Okay, okay, I get it, I finally get it! It really does take extra diligence to manage the constant arrival of new vegetables from a CSA. Week in, week out, it gets hard to keep up. At the end of the week, with another box due too soon, you don't want to still have last week's vegetables hanging around. So this summer I'm extra-keen on recipes that use up bits and pieces of vegetables since often, there's not enough of any one vegetable in each week's delivery to really "cook" on its own, just a small bag of green beans here, a smaller bag of broccoli there.
My master recipe for Homemade Vegetable Soup is a godsend, so is Summer Vegetable Stew and Finnish Summer Soup. But I'm looking for other recipes too, everyday healthy recipes. Like quiche!
"Like quiche, Alanna?" I imagine you questioning. "When did quiche get fast and healthy?" And you are exactly right, a traditional pastry crust adds a time element and calorie addition that makes quiche too time-consuming and too rich for every day. This Crustless Quiche is excellent, but y'know, some times you miss having a quiche crust!
Enter the potato crust. It's healthy – and uses the potatoes which have been in the last two CSA deliveries!
I used a mandoline to cut thin-thin slices. But here's the thing. The potatoes taste really good, the edges are slightly crispy, like really good crispy hashed browns. And for Weight Watchers, the potato crust itself is just one Weight Watchers point compared to 4 or 5 points for a standard crust.
Plus the "liquid" in this quiche is unusual too, a mixture of milk and fresh sweet corn. It was quite lovely, slightly sweet, and my book-club taste testers all remarked on it.
So here's your everyday, healthy quiche. It's packed with vegetables, its crust is unusual and crispy. It's gonna be a great summer, I can tell.
RECIPE for FARMERS MARKET QUICHE with CRISPY POTATO CRUST
Time to table: 2 hours
Serves 8 (see ALANNA's TIPS)
2 - 3 medium potatoes, skins on, scrubbed well
1 tablespoon olive oil
About 8 cups uncooked vegetables, to yield about 6 cups cooked vegetables (see TIPS)
4 ears corn, kernels scraped from cobs and "milked" (How to Cut Corn Off the Cob, Keeping All Ten Fingers, Capturing Every Delicious Kernel and Every Drop of Sweet Corn 'Milk')
1 cup milk (see TIPS)
4 large eggs
1 teaspoon kosher salt
Pepper to taste
1 cup grated cheese, mozzarella, Gruyere, etc.
1 long, thin red pepper, cut into rings
Preheat the oven to 375F. Lightly oil a deep-dish pie plate. (To keep things moving, you may want to start cooking the Filling before starting the crust.)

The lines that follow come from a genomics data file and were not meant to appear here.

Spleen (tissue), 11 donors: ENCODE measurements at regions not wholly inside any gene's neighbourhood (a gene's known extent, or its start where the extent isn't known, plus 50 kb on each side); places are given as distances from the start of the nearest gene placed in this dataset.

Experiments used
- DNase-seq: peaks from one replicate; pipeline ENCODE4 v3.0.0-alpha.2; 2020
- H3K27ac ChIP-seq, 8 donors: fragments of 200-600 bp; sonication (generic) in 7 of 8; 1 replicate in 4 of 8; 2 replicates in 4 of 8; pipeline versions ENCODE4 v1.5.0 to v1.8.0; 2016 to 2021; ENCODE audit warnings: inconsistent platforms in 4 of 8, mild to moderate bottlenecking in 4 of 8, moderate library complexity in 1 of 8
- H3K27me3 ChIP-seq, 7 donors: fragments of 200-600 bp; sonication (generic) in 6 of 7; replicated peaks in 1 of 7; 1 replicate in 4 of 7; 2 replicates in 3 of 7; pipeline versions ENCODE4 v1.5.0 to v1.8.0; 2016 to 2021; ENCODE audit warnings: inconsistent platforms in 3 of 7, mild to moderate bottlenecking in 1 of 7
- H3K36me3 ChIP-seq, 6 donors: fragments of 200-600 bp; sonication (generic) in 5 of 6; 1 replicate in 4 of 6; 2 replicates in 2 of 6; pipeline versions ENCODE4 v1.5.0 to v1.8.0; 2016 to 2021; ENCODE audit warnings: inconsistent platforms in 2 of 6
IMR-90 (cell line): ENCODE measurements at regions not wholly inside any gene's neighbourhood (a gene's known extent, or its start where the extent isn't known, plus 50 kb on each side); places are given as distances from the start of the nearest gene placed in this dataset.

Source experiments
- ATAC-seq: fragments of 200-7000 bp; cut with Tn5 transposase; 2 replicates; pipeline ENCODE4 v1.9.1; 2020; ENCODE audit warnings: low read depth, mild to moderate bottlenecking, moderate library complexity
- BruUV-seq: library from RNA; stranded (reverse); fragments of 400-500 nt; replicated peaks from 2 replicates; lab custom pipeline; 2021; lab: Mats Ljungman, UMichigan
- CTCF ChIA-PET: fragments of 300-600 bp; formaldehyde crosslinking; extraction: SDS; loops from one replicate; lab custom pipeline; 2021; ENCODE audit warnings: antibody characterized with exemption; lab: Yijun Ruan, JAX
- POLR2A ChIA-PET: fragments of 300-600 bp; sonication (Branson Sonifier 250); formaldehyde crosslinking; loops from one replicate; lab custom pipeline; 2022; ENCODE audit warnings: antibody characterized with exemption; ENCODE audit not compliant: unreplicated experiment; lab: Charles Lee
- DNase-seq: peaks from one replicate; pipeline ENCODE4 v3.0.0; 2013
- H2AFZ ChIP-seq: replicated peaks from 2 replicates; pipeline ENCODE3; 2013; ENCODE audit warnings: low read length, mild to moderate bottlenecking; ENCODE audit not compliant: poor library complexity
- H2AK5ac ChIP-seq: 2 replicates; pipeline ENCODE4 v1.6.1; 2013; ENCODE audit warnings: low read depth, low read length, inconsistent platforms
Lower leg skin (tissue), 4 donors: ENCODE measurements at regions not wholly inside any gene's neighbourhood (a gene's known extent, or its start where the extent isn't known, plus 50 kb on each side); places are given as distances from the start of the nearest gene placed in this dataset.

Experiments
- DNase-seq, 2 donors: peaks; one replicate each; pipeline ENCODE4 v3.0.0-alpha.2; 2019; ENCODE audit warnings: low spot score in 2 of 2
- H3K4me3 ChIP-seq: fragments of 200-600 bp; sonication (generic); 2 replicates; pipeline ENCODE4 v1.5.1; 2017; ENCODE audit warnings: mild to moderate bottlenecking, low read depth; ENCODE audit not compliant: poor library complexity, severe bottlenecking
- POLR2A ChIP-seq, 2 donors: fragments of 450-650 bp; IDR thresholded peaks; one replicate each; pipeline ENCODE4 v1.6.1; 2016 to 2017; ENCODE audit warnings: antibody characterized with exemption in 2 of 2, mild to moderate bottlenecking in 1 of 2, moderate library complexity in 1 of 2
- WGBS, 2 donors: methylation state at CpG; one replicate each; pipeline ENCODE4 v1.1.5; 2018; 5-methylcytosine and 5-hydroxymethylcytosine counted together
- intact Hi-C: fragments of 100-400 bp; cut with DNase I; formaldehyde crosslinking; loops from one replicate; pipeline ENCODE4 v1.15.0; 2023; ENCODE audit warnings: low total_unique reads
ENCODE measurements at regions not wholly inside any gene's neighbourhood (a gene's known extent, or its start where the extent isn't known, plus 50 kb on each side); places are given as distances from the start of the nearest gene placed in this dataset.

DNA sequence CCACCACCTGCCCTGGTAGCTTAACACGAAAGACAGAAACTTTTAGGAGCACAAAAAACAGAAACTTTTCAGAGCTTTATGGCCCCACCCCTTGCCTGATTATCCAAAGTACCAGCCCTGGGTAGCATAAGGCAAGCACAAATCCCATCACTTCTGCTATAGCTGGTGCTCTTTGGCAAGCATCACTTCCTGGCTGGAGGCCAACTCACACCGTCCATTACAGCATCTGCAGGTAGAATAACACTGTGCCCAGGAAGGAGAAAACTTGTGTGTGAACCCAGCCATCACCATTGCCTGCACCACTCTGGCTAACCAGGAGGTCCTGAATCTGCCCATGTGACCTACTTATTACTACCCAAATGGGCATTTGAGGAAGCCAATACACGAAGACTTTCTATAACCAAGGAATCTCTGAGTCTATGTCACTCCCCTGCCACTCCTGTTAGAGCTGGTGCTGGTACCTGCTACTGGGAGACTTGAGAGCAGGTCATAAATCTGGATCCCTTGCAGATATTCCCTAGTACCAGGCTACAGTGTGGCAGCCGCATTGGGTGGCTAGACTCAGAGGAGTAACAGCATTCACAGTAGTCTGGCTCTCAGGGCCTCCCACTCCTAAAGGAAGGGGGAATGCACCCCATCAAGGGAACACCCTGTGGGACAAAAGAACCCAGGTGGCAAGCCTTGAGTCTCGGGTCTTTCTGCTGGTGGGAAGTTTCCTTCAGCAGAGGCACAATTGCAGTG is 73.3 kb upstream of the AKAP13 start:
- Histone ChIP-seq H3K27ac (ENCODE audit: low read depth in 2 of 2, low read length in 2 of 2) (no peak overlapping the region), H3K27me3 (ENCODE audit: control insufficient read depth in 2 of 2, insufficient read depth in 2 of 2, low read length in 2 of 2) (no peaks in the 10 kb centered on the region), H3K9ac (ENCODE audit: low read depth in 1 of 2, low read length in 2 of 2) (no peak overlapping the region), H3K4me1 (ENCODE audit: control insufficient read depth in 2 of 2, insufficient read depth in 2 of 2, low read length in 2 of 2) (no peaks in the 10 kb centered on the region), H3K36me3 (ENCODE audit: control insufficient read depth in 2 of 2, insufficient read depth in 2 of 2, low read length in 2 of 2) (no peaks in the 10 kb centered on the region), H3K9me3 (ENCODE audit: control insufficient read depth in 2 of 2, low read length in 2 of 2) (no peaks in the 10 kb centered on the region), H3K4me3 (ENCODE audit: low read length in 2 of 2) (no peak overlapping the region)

CRUST With a mandoline (see TIPS), slice potatoes quite thin and easily bendable, although not so much as to be translucent. Starting along the top edge, arrange potato slices in a single layer, overlapping a little, until the pie plate is completely covered. With a pastry brush, brush oil onto the slices. Repeat with a second layer and perhaps (see TIPS) a third layer, brushing each with oil. Bake for 15 minutes.
FILLING Saute the vegetables, be sure to salt to taste. (Can be made ahead of time, cover and refrigerate.)
LIQUID In a blender, blend corn kernels and milk for just a couple of seconds. With a slotted spoon, lift corn out of the blender into a bowl. (Why? I suggest lifting out the corn flesh, leaving the milk behind, so the corn will give texture to the quiche. If you'd prefer something smoother, just blend the corn, milk, eggs and seasoning together all at once.) Add eggs, salt and pepper to the remaining milk, blend until smooth. (Can be mixed ahead of time, cover and refrigerate.)
ASSEMBLY After par-baking the potato crust, arrange about half the cheese on the bottom. Arrange the Filling vegetables evenly in the crust. Give the Liquid a quick stir to re-distribute the corn, then pour over the top, pressing if needed to distribute throughout. Top with red pepper rings and remaining cheese.
BAKE Bake for 45 minutes or until a knife inserted into the center comes out clean. Let rest for 15 - 20 minutes before serving. Cut into slices and serve.
ALANNA's TIPS & KITCHEN NOTES
For apples to apples comparisons, I use a "standard" of eight slices for a quiche or pie. But there were nine of us at my book club last week. Because the quiche is quite thick, these slices tasted quite generous, nothing skimpy about them at all.
This is the Benriner I have, for more information, see the How & Why to Use a Japanese Mandoline (Benriner). And, since someone will ask, I do think that it would be hard to cut the potatoes thin enough with a knife. If I tried this, I'd probably use a single layer of potatoes and parbake longer than 15 minutes.
Two layers of potato didn't quite stand upright in slices so next time I'll try three layers. I used a smooth-skinned waxy potato here and wouldn't recommend a "mealy" potato, that's a rough-skinned Idaho-style baking potato, they're just too crumbly. In the middle is something like a Yukon Gold potato, I think it would work fine.
For the filling, be sure to start with an onion of some sort, then a variety of mixed vegetables. This quiche, I used one leek, a pound of quite-thin asparagus, one large zucchini and kale. I cooked the kale separately, it took the longest to cook so next time I will use faster-cooking fresh spinach. You'll want the vegetable pieces to be quite small.
For milk, use any milk, skim, 2%, whole milk, even half & half or cream if you want richness. A can of evaporated milk also works really well in quiche. I used 3/4 cup skim and 1/4 cup whole milk.
My quiche broke apart a little in the center when slicing. It was fully cooked, but the corn, I think, just means the filling isn't as dense as an all-egg/milk and very cheesy filling.
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